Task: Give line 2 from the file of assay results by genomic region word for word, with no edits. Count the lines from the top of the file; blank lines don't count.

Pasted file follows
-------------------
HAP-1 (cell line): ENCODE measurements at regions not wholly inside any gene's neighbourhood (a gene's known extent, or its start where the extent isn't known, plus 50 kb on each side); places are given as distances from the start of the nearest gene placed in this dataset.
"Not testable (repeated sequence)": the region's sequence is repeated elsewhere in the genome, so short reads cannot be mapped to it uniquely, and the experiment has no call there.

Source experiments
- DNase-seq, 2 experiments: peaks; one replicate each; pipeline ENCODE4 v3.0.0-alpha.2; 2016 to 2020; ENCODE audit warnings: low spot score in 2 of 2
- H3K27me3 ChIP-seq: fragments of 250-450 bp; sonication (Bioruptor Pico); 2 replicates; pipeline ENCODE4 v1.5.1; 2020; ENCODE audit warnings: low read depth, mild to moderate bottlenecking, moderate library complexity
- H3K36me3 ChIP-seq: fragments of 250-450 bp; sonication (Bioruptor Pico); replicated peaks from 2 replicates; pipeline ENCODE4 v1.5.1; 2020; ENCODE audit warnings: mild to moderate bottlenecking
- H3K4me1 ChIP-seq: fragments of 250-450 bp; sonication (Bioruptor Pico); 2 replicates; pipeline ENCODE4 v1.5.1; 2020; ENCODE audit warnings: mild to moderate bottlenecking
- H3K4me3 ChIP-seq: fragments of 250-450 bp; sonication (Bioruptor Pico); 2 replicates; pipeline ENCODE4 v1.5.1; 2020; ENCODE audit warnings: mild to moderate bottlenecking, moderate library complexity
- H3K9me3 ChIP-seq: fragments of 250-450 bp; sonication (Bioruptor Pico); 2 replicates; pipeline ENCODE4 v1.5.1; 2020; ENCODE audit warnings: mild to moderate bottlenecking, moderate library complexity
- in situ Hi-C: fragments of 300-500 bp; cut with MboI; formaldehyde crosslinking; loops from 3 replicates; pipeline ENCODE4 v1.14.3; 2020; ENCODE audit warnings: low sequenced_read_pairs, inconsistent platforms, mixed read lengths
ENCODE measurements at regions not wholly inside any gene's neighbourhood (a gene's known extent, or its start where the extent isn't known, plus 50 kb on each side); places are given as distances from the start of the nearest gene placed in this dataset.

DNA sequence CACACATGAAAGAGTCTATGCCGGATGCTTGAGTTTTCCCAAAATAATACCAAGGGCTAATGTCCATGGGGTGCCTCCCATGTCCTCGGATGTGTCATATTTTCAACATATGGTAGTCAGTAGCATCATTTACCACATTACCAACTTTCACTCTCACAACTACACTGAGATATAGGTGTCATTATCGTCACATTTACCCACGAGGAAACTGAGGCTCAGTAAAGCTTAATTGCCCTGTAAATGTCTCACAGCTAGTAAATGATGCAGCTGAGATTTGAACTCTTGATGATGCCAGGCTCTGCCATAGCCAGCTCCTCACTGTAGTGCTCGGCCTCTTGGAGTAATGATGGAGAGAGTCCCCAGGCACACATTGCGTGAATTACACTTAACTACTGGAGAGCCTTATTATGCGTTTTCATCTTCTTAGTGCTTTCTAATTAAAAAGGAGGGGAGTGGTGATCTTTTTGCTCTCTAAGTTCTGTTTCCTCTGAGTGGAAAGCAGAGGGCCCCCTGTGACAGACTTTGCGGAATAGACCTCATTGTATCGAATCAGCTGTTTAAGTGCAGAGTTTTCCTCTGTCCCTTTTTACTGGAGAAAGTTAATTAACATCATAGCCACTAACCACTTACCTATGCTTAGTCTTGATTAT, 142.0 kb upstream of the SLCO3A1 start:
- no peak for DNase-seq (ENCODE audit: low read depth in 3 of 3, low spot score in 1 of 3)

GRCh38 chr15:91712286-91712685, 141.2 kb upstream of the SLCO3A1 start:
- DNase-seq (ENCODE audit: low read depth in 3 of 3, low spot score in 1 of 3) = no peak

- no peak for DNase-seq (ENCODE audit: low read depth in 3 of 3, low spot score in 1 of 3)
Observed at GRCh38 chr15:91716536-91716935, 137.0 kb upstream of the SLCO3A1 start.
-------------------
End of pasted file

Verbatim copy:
"Not testable (repeated sequence)": the region's sequence is repeated elsewhere in the genome, so short reads cannot be mapped to it uniquely, and the experiment has no call there.